Blog > The Do’s and Do Not’s of Password Security

The Do’s and Do Not’s of Password Security

By |Published On: December 11th, 2019|

In 2015, the most commonly used password was “123456”, followed by “password”. Without any variety in symbols or characters, these passwords are extremely easy to crack. In fact, 90% of employee passwords can be cracked within 6 hours. To make matters worse, the average cost for a small business to fix security issues after a data breach is $200,000. Luckily, there are many ways to ensure password security for your business.

One of the most essential tools for password security is a password manager. A password manager can generate passwords for your business and store them in a secure, cloud-based vault. It keeps your data encrypted, and can generate new passwords automatically every 90 days.

To ensure top security levels, it is recommended to never share your passwords. A recent study by LastPass found that 95% of U.S. consumers admit to sharing up to six passwords with others. Of these, 25% are work-related passwords.

Passwords should be changed every 3-4 months. However, nearly 50% of U.S. employees reuse passwords for work-related accounts, according to a study by Ping Identity. Luckily, there are ways to ensure password security for your business.

Here are some Do’s and Don’ts for password security:


  • Store passwords in a password manager. This keeps data in a secure, cloud-based vault, and can generate new passwords every 90 days.
  • Create a unique password. Use numbers, symbols, and both uppercase and lowercase letters. If you start your password with a symbol, it’s more difficult to crack than if you start with a letter.
  • Store passwords in an encrypted document using Microsoft Word or Excel. This adds an extra layer of security for sensitive data.
  • Use random passwords. Make sure employees are using different passwords for every account.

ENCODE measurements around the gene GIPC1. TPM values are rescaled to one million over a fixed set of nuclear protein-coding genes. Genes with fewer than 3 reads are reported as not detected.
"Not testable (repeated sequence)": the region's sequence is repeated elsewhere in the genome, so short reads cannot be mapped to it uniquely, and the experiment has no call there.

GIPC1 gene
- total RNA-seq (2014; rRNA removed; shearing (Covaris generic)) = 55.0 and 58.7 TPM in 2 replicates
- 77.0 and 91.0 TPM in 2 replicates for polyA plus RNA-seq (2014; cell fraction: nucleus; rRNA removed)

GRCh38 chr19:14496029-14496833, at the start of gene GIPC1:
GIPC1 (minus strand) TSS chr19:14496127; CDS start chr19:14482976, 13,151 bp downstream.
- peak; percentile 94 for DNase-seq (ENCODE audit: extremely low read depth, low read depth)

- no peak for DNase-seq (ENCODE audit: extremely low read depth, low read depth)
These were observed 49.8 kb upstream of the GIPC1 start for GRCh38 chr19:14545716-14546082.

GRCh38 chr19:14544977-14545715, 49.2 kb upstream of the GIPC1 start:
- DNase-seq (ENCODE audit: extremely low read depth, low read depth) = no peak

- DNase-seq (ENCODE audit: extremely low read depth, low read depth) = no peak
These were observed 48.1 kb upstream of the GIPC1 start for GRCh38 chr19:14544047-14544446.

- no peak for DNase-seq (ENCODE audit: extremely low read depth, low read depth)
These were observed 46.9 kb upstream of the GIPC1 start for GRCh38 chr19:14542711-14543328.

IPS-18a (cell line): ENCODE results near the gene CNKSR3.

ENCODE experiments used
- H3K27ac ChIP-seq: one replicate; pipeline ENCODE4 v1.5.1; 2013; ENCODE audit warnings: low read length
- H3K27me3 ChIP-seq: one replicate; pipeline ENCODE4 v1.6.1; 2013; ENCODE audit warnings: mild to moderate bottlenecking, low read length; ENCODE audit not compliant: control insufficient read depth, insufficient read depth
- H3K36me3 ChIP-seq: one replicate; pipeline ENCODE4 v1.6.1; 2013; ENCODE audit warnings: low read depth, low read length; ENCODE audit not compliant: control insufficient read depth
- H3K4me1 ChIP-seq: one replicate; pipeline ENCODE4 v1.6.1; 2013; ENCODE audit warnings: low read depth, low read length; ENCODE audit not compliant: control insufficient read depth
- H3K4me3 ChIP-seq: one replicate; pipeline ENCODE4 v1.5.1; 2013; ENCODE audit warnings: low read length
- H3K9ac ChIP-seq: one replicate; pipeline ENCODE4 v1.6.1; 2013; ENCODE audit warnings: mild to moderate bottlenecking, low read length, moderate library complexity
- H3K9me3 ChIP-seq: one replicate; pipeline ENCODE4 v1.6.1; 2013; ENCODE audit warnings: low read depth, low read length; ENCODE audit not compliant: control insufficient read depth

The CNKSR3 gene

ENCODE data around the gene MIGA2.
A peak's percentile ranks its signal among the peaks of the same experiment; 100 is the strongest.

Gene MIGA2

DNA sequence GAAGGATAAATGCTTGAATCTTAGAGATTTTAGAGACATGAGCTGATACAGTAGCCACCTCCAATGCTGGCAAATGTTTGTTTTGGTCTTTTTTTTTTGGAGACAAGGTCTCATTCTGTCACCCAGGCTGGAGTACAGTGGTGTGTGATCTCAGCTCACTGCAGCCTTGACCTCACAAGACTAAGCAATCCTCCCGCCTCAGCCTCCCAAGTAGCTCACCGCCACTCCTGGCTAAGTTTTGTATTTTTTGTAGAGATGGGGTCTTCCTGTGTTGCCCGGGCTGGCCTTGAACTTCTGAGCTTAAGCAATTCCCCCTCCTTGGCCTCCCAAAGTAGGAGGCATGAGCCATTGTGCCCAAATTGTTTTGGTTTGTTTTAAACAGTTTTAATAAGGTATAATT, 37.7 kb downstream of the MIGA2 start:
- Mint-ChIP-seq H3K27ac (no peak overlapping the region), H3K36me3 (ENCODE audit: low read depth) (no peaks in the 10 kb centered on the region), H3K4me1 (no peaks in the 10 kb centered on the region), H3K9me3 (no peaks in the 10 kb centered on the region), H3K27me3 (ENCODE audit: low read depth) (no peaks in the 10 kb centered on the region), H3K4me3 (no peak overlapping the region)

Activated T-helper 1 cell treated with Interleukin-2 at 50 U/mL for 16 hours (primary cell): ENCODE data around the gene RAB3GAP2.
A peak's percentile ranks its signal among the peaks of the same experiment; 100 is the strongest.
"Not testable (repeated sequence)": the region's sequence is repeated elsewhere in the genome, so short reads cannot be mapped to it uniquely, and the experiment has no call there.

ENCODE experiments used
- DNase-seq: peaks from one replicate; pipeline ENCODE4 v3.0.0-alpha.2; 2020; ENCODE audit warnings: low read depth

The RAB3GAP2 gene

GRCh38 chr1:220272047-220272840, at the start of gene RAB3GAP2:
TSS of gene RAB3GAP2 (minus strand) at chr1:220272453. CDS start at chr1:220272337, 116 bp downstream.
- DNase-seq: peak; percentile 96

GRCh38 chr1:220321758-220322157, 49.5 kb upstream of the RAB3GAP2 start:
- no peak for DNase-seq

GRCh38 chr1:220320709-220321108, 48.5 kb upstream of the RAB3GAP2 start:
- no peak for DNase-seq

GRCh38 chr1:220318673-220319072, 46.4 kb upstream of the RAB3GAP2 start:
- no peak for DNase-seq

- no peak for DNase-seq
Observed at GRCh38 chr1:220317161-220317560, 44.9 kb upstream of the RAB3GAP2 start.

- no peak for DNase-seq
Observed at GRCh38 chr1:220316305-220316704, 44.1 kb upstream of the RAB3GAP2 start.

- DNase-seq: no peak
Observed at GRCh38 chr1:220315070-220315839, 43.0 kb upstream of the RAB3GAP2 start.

• Use caution when opening emails. A reputable company will never ask you to change your password. If an email looks suspicious, just delete it.
  • Enter sensitive passwords on an https website. The ‘s’ is an added layer of security that uses encryption to protect data from unfriendly eyes.
  • Use a long password. For the best security, passwords should be at least 12 characters in length.
  • Enter passwords on a secure network. Home and office networks with a trusted server are generally safe platforms for entering password information.


  • Store passwords in a physical location. Never leave passwords on your desk, in your wallet, or under your keyboard.
  • Use a pronounceable word. If your password is in the dictionary, it’s much easier to hack.
  • Store passwords on your desktop.
  • Use the same password for every account. If this single password gets cracked, hackers will have access to all of your information.
  • Click on email links that request password information. This is known as phishing, and is an easy way for hackers to access your passwords.
  • Enter passwords into an http website. Http websites are not secure. Any information entered here can easily be seen by hackers.
  • Use a short password. Passwords shorter than 12 characters are more likely to get cracked.
  • Enter passwords while using a public WiFi network. Hackers can break into these networks and see everything you enter.

With these tips, you can keep your sensitive data and your business safe from hackers.

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